Walter ends up riding a horse to Steve’s hoogan, and the duo eat a dinner of beans and Navajo fry bread before hitting the sack in their sleeping bags near Canyon de Chelly and Canyon del Muerto, both well known area landmarks. Around the crackling campfire, Steve tells his friend of the horrors that occurred in the area, including the death of 100 plus Navajos by Spanish explorers. Unfazed, Walter hits the hay. His buddy, however, has a nightmare of a cougar eating one of his goats, and he wakes up screaming. Nevertheless, the duo have sweet dreams to wake up to as they shepherd the Benally clan’s sheep and goats to the nearest watering hole. Storyteller Rex Allen also offers insight to the viewer on the importance of these animals to the Navajo people.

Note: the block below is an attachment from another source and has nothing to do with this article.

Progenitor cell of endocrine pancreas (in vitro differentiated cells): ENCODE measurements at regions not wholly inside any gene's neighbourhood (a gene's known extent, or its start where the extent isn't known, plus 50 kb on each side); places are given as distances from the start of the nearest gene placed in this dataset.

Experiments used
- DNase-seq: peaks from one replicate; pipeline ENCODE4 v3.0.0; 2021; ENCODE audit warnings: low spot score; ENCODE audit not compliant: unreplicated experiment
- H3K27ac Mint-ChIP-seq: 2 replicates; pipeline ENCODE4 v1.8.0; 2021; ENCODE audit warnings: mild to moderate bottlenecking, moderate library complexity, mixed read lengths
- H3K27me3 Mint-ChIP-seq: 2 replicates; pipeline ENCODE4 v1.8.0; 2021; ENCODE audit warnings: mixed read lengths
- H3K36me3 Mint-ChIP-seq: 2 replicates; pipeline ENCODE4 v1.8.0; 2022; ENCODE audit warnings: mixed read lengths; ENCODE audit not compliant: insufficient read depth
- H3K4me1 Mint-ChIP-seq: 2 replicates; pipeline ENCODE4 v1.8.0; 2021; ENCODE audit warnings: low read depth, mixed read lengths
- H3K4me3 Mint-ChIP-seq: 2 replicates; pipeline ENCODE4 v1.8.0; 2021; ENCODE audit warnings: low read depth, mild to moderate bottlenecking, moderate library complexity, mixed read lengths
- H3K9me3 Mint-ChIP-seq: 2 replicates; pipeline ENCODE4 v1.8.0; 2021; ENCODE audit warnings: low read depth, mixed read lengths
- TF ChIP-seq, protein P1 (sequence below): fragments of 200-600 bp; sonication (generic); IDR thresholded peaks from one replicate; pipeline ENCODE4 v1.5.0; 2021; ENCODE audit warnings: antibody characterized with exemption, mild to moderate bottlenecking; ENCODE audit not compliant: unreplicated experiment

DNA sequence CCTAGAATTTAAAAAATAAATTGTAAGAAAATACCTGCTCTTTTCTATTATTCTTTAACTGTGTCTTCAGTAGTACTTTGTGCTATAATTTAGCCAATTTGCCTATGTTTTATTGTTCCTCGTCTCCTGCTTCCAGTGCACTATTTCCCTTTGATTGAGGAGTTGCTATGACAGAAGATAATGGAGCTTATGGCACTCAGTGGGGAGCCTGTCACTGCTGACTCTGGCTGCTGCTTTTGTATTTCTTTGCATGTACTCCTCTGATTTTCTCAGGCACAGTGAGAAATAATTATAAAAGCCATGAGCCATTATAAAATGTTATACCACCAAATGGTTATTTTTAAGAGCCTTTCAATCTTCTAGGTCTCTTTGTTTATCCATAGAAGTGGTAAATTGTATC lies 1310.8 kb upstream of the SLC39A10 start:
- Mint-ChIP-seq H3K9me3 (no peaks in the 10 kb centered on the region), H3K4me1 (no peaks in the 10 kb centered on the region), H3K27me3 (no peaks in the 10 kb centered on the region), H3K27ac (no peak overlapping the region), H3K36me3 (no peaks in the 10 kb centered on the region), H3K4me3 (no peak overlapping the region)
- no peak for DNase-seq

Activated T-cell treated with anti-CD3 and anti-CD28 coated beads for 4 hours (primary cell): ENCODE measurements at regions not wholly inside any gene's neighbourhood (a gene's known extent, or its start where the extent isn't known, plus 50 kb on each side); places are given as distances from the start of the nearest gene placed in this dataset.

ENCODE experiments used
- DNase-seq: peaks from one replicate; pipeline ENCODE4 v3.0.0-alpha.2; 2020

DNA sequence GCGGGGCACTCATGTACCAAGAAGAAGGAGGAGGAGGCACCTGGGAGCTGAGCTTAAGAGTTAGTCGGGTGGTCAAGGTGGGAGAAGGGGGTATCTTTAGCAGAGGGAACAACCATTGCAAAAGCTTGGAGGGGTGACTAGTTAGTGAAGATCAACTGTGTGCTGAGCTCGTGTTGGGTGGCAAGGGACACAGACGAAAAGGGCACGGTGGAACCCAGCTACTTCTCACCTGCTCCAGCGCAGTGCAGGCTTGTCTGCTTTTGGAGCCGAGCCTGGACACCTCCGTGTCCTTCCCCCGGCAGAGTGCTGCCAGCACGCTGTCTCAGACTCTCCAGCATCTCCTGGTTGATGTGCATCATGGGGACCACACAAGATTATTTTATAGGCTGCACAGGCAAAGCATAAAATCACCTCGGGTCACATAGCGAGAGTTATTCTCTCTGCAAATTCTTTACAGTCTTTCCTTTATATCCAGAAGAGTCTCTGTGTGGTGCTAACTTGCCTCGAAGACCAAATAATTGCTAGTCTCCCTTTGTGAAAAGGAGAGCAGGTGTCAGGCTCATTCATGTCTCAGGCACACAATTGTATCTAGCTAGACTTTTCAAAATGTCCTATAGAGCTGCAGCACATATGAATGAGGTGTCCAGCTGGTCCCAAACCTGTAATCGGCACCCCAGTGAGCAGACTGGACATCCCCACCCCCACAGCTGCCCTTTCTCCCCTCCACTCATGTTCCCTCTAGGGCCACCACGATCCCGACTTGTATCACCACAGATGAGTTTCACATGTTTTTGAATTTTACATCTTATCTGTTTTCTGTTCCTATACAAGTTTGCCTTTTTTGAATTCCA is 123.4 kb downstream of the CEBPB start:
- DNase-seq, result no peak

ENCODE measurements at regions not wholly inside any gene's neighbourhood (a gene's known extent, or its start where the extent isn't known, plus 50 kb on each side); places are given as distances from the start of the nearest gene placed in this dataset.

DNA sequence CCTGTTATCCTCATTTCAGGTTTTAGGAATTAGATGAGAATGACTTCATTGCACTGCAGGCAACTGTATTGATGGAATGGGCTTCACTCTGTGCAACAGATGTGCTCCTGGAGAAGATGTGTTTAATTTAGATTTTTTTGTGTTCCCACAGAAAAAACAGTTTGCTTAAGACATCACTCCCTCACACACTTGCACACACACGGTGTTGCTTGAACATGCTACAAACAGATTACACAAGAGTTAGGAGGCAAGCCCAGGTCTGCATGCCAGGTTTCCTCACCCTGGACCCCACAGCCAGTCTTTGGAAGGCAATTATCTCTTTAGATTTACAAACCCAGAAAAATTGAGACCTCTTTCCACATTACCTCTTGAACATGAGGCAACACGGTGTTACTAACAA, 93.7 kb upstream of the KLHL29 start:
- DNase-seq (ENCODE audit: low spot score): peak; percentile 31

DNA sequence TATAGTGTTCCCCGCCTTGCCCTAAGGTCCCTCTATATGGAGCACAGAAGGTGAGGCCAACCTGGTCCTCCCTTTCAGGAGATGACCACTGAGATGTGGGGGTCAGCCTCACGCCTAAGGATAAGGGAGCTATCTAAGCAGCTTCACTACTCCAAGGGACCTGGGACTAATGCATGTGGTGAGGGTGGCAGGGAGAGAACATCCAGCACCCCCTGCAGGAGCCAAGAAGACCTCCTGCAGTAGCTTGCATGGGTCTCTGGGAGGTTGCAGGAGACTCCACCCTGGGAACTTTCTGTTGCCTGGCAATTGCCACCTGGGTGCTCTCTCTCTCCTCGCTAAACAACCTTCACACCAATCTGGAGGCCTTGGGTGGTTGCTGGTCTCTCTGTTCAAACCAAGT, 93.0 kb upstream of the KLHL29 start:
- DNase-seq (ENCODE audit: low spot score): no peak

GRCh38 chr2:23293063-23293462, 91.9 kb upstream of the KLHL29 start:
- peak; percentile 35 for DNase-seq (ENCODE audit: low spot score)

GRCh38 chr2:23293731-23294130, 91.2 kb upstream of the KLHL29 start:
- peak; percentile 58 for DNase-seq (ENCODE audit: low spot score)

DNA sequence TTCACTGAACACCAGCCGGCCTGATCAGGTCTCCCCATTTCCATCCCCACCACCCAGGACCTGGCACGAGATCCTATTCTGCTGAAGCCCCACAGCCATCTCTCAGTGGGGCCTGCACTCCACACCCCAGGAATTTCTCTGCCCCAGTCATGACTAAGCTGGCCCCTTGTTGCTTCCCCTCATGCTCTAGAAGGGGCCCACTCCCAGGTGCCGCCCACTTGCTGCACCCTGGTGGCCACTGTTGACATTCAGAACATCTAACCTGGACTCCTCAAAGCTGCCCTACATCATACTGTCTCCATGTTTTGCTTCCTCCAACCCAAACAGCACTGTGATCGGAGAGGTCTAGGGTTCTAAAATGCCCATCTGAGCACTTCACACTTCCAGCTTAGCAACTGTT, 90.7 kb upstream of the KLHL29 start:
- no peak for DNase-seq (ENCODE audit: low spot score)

As the boys help move the flock to the water, the cougar is not far behind, and the cat watches their every move. Steve decides to show Walter a raccoon known for providing an entertaining bath in another watering hole some feet away. With the sheep and goats unsupervised, the cougar makes his move. Some wild mustangs, also drinking at the hole with the Benally flock, make plenty of noise with the cougar in hot pursuit of some prey, and the duo come a running, chasing the mountain lion off and saving the day. They gather the flock and return back to Steve’s home.